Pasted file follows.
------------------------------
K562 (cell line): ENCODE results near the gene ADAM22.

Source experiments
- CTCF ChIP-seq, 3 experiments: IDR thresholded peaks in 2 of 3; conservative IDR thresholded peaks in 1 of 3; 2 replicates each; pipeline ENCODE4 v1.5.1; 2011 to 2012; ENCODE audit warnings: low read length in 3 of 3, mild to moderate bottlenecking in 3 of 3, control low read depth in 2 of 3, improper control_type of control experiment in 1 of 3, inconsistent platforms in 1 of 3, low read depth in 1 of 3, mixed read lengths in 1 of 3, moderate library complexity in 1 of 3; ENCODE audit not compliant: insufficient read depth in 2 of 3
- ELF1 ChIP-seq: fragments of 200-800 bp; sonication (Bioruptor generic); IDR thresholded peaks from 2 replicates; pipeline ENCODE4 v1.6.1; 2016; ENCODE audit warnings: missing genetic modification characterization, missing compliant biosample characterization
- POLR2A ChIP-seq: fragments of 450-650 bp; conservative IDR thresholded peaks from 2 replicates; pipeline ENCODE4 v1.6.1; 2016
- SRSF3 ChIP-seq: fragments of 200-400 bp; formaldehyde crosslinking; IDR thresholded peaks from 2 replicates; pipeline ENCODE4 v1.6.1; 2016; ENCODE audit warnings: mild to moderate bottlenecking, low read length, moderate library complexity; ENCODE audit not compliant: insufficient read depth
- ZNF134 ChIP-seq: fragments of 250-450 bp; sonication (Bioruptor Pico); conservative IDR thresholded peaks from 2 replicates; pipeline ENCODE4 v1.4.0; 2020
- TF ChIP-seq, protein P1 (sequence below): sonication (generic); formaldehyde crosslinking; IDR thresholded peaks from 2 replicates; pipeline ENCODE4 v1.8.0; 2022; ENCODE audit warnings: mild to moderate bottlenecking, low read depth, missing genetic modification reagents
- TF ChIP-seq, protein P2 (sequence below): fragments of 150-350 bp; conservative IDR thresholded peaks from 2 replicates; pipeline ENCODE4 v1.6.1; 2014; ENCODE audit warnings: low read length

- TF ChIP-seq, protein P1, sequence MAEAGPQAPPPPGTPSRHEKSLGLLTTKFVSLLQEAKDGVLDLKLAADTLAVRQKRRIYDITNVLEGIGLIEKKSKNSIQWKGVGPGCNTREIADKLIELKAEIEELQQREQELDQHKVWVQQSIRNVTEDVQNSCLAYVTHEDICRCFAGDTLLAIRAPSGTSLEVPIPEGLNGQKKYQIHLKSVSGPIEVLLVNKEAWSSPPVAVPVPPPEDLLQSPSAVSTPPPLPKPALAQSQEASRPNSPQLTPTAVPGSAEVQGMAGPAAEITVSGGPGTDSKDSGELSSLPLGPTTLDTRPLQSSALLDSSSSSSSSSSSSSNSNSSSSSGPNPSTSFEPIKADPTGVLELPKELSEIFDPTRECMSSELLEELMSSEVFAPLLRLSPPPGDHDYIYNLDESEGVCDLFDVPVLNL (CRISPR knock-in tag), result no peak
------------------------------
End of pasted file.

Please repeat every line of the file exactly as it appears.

K562 (cell line): ENCODE results near the gene ADAM22.

Source experiments
- CTCF ChIP-seq, 3 experiments: IDR thresholded peaks in 2 of 3; conservative IDR thresholded peaks in 1 of 3; 2 replicates each; pipeline ENCODE4 v1.5.1; 2011 to 2012; ENCODE audit warnings: low read length in 3 of 3, mild to moderate bottlenecking in 3 of 3, control low read depth in 2 of 3, improper control_type of control experiment in 1 of 3, inconsistent platforms in 1 of 3, low read depth in 1 of 3, mixed read lengths in 1 of 3, moderate library complexity in 1 of 3; ENCODE audit not compliant: insufficient read depth in 2 of 3
- ELF1 ChIP-seq: fragments of 200-800 bp; sonication (Bioruptor generic); IDR thresholded peaks from 2 replicates; pipeline ENCODE4 v1.6.1; 2016; ENCODE audit warnings: missing genetic modification characterization, missing compliant biosample characterization
- POLR2A ChIP-seq: fragments of 450-650 bp; conservative IDR thresholded peaks from 2 replicates; pipeline ENCODE4 v1.6.1; 2016
- SRSF3 ChIP-seq: fragments of 200-400 bp; formaldehyde crosslinking; IDR thresholded peaks from 2 replicates; pipeline ENCODE4 v1.6.1; 2016; ENCODE audit warnings: mild to moderate bottlenecking, low read length, moderate library complexity; ENCODE audit not compliant: insufficient read depth
- ZNF134 ChIP-seq: fragments of 250-450 bp; sonication (Bioruptor Pico); conservative IDR thresholded peaks from 2 replicates; pipeline ENCODE4 v1.4.0; 2020
- TF ChIP-seq, protein P1 (sequence below): sonication (generic); formaldehyde crosslinking; IDR thresholded peaks from 2 replicates; pipeline ENCODE4 v1.8.0; 2022; ENCODE audit warnings: mild to moderate bottlenecking, low read depth, missing genetic modification reagents
- TF ChIP-seq, protein P2 (sequence below): fragments of 150-350 bp; conservative IDR thresholded peaks from 2 replicates; pipeline ENCODE4 v1.6.1; 2014; ENCODE audit warnings: low read length

- TF ChIP-seq, protein P1, sequence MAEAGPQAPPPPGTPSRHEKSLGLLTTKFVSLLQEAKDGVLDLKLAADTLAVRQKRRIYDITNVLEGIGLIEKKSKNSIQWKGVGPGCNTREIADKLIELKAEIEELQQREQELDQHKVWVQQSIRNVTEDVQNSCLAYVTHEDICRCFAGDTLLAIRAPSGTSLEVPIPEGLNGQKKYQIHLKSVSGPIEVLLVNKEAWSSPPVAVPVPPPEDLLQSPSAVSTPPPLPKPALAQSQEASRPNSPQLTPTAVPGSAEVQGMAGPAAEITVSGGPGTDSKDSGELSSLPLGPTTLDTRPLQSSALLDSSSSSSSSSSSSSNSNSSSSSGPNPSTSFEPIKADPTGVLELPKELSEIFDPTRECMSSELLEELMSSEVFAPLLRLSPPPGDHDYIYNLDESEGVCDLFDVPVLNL (CRISPR knock-in tag), result no peak